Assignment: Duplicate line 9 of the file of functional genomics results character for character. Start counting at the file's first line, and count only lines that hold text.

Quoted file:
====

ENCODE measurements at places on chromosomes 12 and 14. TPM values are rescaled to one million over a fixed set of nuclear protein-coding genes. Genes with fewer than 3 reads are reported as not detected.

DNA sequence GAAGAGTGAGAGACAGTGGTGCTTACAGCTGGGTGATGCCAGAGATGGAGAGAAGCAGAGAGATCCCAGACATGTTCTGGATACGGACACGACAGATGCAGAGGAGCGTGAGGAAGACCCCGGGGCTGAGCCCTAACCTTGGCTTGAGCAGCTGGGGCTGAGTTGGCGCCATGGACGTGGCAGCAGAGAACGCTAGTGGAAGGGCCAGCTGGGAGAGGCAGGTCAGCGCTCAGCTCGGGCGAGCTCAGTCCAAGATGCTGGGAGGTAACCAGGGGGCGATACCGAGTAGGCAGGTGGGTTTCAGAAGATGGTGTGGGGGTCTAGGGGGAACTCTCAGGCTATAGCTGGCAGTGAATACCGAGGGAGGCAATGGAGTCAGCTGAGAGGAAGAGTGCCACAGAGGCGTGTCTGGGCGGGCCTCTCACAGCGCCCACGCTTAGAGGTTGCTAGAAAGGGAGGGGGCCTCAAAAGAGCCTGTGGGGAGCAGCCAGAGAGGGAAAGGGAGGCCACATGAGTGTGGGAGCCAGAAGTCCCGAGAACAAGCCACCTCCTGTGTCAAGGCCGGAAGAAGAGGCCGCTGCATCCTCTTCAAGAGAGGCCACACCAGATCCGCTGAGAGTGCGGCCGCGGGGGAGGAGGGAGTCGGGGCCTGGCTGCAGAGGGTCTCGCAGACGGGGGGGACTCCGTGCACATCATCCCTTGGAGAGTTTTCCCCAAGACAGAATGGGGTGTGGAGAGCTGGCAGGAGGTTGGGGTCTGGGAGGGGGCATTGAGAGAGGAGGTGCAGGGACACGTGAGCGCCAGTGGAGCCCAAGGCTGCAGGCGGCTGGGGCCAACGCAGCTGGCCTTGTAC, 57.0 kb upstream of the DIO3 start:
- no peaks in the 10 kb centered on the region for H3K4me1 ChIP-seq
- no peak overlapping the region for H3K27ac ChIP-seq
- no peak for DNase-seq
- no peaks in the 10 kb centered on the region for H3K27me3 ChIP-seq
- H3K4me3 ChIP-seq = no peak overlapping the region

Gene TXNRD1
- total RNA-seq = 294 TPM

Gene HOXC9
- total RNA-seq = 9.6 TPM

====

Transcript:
- total RNA-seq = 294 TPM